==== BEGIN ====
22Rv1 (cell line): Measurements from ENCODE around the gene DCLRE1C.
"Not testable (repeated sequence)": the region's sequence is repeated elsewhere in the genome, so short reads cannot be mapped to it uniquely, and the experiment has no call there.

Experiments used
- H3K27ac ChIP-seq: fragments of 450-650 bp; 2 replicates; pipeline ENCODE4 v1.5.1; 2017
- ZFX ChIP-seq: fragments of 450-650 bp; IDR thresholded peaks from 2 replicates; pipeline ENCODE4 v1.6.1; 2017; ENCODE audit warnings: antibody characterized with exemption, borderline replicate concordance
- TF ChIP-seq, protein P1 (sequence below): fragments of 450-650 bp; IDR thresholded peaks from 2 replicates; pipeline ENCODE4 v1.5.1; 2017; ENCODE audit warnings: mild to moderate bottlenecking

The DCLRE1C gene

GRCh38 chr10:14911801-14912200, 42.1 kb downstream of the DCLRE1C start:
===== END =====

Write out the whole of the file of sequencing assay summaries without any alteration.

22Rv1 (cell line): Measurements from ENCODE around the gene DCLRE1C.
"Not testable (repeated sequence)": the region's sequence is repeated elsewhere in the genome, so short reads cannot be mapped to it uniquely, and the experiment has no call there.

Experiments used
- H3K27ac ChIP-seq: fragments of 450-650 bp; 2 replicates; pipeline ENCODE4 v1.5.1; 2017
- ZFX ChIP-seq: fragments of 450-650 bp; IDR thresholded peaks from 2 replicates; pipeline ENCODE4 v1.6.1; 2017; ENCODE audit warnings: antibody characterized with exemption, borderline replicate concordance
- TF ChIP-seq, protein P1 (sequence below): fragments of 450-650 bp; IDR thresholded peaks from 2 replicates; pipeline ENCODE4 v1.5.1; 2017; ENCODE audit warnings: mild to moderate bottlenecking

The DCLRE1C gene

GRCh38 chr10:14911801-14912200, 42.1 kb downstream of the DCLRE1C start: